WASHINGTON (Reuters) - The Financial Stability Oversight Council, made up of all major U.S. financial regulators, met late on Thursday afternoon and reviewed its designation of a nonbank firm as "too big to fail," according to a statement from the Treasury Department.
While the statement did not name the firm, only three nonbank companies have been labeled "systemically important financial institutions," (SIFIs) a designation that triggers tougher oversight and requires firms to hold more capital.
According to a source familiar with the meeting, the council discussed rescinding the firm's designation, but no decision has been made.
The council analyzes its designations each year to see if they are still relevant, but the Thursday discussion stood out because it was the first meeting chaired by newly confirmed Treasury Secretary Steven Mnuchin.
During his confirmation hearing, Mnuchin said he would like to review the council's work. President Donald Trump has said he wants to cut a lot out of the 2010 Dodd-Frank Wall Street reform law that created the council and the designations.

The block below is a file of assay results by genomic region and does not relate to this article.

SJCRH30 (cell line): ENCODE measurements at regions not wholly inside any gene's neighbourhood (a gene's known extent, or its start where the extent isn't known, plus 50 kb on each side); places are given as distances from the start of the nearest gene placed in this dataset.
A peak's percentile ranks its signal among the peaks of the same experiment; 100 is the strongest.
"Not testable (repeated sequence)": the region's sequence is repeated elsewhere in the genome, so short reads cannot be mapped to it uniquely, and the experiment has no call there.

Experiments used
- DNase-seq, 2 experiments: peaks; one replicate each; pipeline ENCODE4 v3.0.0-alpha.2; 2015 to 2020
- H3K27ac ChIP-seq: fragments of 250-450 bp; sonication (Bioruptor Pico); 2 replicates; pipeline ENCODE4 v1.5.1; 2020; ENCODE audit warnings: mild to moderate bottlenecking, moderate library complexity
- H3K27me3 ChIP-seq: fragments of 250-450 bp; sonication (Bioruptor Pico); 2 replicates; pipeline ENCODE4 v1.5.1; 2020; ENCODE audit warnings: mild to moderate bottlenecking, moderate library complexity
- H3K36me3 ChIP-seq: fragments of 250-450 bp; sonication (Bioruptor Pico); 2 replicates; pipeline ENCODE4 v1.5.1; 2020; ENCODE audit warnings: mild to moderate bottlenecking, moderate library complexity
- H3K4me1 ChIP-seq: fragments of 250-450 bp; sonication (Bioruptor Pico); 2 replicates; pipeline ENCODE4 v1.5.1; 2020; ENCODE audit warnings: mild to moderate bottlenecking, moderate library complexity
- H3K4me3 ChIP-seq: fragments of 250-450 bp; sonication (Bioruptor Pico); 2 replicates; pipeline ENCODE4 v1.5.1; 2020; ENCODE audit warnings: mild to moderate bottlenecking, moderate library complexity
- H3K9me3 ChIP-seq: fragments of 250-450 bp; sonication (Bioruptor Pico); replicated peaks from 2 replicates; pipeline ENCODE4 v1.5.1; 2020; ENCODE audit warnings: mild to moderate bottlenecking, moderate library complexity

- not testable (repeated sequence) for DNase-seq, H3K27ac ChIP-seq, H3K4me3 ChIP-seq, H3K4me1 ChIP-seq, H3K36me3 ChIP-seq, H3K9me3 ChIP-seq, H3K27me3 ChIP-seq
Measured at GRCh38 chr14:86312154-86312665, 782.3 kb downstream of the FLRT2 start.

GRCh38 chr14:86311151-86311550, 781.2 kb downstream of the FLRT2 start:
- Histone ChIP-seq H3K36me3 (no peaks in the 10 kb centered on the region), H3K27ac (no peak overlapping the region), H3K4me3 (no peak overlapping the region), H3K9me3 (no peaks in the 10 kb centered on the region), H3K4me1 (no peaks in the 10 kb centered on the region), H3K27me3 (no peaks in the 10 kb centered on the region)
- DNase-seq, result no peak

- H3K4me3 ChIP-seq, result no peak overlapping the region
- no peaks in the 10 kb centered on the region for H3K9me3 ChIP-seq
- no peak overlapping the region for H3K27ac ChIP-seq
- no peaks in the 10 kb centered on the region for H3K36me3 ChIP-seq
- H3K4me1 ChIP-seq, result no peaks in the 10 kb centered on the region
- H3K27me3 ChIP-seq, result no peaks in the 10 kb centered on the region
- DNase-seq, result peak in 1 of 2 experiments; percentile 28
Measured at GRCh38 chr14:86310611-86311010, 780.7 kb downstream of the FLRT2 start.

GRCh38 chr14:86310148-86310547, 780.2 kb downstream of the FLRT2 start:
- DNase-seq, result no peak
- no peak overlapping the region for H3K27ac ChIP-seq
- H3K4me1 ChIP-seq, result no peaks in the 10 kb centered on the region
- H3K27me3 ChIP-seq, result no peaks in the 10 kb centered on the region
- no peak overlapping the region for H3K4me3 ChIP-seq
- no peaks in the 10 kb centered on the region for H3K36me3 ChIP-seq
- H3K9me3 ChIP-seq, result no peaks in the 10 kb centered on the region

"The council discussed the ongoing annual reevaluation of its designation of a nonbank financial company, including the review of materials submitted by the company and engagement with the company," according to the statement.
One of the three, insurer American International Group, received a $182 billion government bailout during the 2007-09 financial crisis, which led lawmakers to include the "too big to fail" label for nonbanks in Dodd-Frank.
The others are Prudential Financial and MetLife Inc.. A judge last year struck down the designation of MetLife, and the government is appealing the ruling. Until the appeal is decided MetLife is not considered systemically important.
Of late, AIG has been selling assets and reducing its size, raising the possibility it will follow in the footsteps of General Electric Co, which last year persuaded the council to remove its systemically important label by shedding its capital unit and many of its ties to the financial system.
Billionaire activist investor Carl Icahn, currently advising Trump on federal regulation, had pressed AIG to become a leaner company in order to lose the SIFI designation. After Trump's surprise election win in November, Icahn said AIG was still undervalued, but doing better after the asset sales. He also said some Dodd-Frank measures went too far.
AIG last week said in an annual filing that the label creates "considerable uncertainty" for insurers.
Reporting by Lisa Lambert; Additional reporting by Suzanne Barlyn in New York; Editing by Jonathan Oatis and Sandra Maler